Sunday, May 06, 2007

"Unpredictable Predictability"

Dany Nobus
Not Paul McCartney
(Image from School of Social Sciences, Brunel University)

Some people really know how to catch an audience's attention. At yesterday's conference, Dany Nobus, of Brunel University (in West London), gave a talk titled "Unpredictable Predictability: On the Causes and Consequences of Trauma," which began immediately with these words:
It has been a rollercoaster. I don't remember hearing any noise or blast. But I could see a strange nasty yellow light and then it all went black. I was on the floor and I felt my face was wet with blood. I did not know what had happened and I thought it was just me. I couldn't see very well without my glasses -- they had been blown off -- and I rolled over to ask someone to help me. Then I saw people lying covered in blood and I knew it was a major event that had affected the whole train.
Nobus was quoting from the words of John Tulloch, whose experience in the Islamist train blast on the subway at Edgeware Road Station in London on July 7th, 2005 was reported in The Daily Mail: "A survivor's story: 'So good to be alive'" (July 14, 2005).

Nobus was using these words for a number of reasons having to do with his talk on trauma but also because he knows Tulloch personally. Nobus and Tulloch are both professors Brunel University's School of Social Sciences and Law.

I suppose that if we believe the current cliché about there being merely 6 degrees of separation an individual and anyone else in the world, then we shouldn't be surprised to discover that we know somebody -- or somebody who knows somebody -- whose life has been personally touched or even snuffed out by a terrorist bomb. My own wife, Sun-Ae, had a close shave during a terrorist attack on a Jerusalem market in November 1998, and my brother knew Sara Low, one of the flight attendants who perished on the first plane flown into the World Trade Center on September 11, 2001.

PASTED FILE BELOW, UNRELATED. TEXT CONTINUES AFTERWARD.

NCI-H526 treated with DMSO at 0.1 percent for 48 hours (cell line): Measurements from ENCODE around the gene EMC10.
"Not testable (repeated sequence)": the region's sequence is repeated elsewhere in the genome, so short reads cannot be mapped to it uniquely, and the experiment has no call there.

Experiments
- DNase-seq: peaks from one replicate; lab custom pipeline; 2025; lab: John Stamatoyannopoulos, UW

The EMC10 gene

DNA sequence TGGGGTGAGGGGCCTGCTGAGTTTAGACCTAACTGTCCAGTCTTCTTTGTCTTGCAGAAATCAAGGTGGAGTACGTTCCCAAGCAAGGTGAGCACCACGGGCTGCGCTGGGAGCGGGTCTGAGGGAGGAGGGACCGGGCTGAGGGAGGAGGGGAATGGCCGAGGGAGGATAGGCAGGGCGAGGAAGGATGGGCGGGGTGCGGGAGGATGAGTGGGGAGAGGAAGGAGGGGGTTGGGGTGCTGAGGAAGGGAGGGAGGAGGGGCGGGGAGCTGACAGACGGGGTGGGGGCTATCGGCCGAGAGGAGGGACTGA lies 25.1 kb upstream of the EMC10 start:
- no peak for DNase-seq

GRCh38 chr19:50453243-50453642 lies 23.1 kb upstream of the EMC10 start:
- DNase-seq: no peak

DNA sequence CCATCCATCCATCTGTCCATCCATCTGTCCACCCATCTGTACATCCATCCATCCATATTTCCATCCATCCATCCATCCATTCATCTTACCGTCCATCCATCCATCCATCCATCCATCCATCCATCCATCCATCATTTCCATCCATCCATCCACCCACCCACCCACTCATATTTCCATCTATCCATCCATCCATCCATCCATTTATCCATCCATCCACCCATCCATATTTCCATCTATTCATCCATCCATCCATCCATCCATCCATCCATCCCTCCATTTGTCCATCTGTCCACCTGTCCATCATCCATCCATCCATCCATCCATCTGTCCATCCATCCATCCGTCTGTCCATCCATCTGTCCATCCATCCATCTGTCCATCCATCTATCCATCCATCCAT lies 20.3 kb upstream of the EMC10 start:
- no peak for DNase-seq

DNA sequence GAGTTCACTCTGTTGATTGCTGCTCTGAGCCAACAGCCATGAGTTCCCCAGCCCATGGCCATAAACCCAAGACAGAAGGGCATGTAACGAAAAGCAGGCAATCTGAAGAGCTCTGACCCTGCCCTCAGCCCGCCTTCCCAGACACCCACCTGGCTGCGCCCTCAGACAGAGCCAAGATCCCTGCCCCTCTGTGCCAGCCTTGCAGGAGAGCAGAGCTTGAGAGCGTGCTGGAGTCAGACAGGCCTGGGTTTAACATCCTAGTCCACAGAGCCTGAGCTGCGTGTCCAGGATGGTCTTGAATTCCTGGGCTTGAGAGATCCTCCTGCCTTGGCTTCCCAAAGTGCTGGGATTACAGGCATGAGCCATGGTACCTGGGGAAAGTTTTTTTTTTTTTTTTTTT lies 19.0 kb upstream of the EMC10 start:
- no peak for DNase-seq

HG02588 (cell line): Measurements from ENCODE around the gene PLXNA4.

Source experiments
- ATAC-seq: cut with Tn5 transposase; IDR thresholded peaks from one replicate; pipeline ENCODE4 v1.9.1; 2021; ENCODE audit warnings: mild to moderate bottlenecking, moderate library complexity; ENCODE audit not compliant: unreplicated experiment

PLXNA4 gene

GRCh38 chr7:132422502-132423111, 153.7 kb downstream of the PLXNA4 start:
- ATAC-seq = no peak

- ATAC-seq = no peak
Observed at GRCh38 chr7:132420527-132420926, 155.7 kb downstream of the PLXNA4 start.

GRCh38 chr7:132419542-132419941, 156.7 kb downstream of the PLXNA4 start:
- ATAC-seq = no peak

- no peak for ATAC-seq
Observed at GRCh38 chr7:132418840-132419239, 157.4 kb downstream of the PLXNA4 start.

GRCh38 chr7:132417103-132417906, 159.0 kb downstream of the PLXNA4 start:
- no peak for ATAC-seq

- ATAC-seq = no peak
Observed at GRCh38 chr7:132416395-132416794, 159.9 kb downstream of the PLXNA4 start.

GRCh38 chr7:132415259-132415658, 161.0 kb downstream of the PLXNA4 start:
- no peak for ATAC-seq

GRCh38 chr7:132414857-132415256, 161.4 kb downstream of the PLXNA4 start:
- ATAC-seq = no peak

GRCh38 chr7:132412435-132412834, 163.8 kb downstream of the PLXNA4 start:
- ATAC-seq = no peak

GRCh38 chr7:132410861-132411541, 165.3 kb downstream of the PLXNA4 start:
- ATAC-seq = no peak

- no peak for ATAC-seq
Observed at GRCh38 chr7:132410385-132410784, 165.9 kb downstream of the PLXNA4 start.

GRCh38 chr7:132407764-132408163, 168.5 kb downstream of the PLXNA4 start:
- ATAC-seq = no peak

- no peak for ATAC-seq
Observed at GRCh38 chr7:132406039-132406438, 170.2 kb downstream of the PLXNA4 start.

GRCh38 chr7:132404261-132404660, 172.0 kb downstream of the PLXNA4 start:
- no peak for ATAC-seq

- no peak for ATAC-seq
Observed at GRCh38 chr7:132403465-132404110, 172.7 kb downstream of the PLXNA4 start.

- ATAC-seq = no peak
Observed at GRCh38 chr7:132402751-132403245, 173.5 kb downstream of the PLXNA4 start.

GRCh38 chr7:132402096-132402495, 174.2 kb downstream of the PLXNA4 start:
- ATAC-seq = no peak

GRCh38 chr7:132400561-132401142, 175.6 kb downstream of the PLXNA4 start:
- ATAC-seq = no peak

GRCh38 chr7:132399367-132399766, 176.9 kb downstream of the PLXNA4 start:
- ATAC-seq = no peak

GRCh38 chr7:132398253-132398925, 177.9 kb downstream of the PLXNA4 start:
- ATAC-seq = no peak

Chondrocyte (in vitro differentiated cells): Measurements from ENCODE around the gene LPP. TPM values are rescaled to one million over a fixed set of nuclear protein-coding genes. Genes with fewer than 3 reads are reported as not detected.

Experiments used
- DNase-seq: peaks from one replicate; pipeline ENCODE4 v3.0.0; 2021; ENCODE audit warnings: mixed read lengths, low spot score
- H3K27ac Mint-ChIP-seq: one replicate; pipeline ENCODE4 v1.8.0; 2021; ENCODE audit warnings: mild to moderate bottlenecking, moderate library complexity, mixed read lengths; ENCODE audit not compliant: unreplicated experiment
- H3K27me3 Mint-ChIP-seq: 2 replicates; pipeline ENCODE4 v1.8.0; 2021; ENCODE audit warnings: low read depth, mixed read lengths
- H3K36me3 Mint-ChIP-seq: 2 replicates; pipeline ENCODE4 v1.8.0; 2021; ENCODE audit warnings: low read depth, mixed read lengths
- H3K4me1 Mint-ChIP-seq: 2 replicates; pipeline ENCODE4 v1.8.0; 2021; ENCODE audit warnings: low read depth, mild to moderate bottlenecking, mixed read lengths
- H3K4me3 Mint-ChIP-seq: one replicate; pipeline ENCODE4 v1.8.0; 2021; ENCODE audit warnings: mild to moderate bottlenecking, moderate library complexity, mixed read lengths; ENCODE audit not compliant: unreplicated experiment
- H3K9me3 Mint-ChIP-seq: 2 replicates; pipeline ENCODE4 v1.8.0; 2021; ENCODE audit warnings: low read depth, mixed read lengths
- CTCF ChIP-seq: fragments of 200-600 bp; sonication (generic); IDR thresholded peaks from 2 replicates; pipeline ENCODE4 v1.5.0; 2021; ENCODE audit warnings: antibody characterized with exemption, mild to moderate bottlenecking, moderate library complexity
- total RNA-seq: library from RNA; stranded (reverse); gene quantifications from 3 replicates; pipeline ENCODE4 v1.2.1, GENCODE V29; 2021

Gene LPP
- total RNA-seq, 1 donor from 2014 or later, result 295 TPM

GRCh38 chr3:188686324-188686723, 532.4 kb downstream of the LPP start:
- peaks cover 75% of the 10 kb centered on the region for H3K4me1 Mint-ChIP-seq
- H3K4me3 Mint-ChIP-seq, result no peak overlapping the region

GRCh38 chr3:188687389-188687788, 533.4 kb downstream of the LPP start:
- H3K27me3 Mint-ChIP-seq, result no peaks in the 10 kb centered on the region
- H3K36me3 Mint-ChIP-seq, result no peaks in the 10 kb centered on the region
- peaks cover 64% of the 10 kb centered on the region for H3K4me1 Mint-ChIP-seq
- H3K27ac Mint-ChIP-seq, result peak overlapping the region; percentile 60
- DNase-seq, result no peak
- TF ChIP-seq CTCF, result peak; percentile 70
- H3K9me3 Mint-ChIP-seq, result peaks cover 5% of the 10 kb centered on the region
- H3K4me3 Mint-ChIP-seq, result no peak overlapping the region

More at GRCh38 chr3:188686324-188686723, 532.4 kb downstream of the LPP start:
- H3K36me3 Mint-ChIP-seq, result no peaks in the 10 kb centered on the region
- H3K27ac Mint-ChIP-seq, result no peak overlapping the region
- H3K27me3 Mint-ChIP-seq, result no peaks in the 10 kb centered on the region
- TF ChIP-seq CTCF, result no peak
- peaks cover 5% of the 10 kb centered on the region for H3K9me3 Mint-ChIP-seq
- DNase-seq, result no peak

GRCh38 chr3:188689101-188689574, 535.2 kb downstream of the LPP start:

So when Nobus observed that "As a survivor of a terrorist attack, John Tulloch is the face of our new era," I understood quite personally what he meant. And I agree with him that:

The young history of the 21st century has already taught us that violence, death and destruction can appear at any moment, in any given place, the likelihood of its occurrence no longer being a matter of "if"' but quite simply a question of "when".
Not that we can predict when, for that is simply our bad luck if we happen to set off on the next train to blow up. As Nobus points out, if we assume that "bad luck" is "pure chance," then this fact of our precarious existence calls into question a Lacanian assumption, drawn from Freud, that such a thing as "pure chance" does not exist. Nobus cites Lacan: